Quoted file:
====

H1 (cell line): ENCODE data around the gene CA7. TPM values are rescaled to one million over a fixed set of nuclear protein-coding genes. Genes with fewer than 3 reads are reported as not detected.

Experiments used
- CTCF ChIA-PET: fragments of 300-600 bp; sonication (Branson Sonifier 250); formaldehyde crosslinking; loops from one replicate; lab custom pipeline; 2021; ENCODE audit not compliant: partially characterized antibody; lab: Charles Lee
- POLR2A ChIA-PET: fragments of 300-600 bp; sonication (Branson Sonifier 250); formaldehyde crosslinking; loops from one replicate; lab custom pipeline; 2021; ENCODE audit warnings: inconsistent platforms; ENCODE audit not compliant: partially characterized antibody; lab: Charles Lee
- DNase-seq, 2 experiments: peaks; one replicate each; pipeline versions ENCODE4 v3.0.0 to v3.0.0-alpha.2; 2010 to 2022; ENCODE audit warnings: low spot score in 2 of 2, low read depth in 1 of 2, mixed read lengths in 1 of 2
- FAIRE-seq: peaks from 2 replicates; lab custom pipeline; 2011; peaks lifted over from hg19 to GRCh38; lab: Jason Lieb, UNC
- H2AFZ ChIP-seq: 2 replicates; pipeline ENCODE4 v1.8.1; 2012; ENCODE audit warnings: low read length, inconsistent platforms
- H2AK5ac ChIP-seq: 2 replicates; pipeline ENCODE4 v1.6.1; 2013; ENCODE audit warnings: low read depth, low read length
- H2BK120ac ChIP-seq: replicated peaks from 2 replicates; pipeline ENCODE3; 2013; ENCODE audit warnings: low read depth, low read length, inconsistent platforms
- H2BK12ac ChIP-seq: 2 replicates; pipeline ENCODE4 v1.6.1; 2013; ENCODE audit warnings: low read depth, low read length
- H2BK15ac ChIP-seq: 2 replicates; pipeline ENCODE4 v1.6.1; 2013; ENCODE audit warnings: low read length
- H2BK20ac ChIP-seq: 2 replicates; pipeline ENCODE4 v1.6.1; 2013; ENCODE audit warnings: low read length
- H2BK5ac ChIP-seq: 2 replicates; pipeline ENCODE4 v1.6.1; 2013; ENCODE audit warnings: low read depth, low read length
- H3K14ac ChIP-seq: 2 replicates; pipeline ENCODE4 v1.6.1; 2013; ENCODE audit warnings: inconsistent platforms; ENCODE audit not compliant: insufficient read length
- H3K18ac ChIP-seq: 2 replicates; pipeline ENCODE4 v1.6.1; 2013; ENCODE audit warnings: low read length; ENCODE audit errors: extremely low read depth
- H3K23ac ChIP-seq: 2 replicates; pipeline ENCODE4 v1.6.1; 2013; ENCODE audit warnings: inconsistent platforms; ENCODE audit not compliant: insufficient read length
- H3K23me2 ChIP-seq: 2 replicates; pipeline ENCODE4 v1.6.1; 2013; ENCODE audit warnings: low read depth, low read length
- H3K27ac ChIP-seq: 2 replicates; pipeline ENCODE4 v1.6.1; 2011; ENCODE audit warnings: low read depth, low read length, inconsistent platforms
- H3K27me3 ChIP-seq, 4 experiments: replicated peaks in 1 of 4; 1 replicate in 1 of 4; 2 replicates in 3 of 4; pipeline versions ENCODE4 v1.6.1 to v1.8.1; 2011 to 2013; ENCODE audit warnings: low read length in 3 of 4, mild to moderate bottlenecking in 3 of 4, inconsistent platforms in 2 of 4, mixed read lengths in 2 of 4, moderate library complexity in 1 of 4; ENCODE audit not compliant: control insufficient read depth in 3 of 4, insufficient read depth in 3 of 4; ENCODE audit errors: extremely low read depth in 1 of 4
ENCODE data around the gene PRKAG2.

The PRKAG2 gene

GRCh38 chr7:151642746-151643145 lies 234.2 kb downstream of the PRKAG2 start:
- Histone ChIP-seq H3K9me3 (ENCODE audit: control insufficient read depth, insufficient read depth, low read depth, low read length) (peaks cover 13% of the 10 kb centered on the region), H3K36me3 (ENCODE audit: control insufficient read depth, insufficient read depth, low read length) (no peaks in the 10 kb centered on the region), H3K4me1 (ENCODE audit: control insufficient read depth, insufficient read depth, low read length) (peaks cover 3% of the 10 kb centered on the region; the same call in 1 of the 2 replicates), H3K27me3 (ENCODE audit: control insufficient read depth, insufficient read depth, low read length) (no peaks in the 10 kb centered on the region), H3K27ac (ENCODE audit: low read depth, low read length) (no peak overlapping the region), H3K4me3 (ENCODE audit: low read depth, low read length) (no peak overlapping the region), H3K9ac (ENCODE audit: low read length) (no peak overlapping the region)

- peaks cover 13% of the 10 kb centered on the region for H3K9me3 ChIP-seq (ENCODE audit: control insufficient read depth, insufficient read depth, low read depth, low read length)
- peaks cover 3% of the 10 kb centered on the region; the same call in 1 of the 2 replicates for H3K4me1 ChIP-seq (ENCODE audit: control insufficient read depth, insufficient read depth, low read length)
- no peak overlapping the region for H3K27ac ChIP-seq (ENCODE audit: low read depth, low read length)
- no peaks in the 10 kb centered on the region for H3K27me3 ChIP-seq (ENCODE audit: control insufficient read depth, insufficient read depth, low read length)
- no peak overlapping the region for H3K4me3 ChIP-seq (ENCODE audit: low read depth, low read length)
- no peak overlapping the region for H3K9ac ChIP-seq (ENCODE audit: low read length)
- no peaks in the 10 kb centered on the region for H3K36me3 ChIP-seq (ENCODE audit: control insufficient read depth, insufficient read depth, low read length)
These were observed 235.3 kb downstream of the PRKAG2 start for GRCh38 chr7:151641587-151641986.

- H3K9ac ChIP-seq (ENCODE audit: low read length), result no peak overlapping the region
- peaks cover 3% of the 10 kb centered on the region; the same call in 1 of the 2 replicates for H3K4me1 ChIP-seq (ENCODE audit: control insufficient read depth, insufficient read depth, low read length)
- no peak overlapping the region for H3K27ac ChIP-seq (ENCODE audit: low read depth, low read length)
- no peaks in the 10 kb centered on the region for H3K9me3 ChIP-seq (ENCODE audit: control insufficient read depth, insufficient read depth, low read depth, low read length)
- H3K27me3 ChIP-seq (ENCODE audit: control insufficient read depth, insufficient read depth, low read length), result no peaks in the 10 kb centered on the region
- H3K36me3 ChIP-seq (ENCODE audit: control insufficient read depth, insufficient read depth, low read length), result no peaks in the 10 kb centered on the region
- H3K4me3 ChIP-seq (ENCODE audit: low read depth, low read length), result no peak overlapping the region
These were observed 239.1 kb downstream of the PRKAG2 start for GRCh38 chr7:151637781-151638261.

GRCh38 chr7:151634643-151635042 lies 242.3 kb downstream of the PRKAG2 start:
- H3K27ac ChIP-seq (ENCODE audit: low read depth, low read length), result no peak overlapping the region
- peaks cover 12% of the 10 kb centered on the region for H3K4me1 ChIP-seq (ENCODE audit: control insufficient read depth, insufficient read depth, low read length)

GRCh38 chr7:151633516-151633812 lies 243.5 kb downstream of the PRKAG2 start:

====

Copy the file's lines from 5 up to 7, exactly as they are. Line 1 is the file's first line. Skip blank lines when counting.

- DNase-seq, 2 experiments: peaks; one replicate each; pipeline versions ENCODE4 v3.0.0 to v3.0.0-alpha.2; 2010 to 2022; ENCODE audit warnings: low spot score in 2 of 2, low read depth in 1 of 2, mixed read lengths in 1 of 2
- FAIRE-seq: peaks from 2 replicates; lab custom pipeline; 2011; peaks lifted over from hg19 to GRCh38; lab: Jason Lieb, UNC
- H2AFZ ChIP-seq: 2 replicates; pipeline ENCODE4 v1.8.1; 2012; ENCODE audit warnings: low read length, inconsistent platforms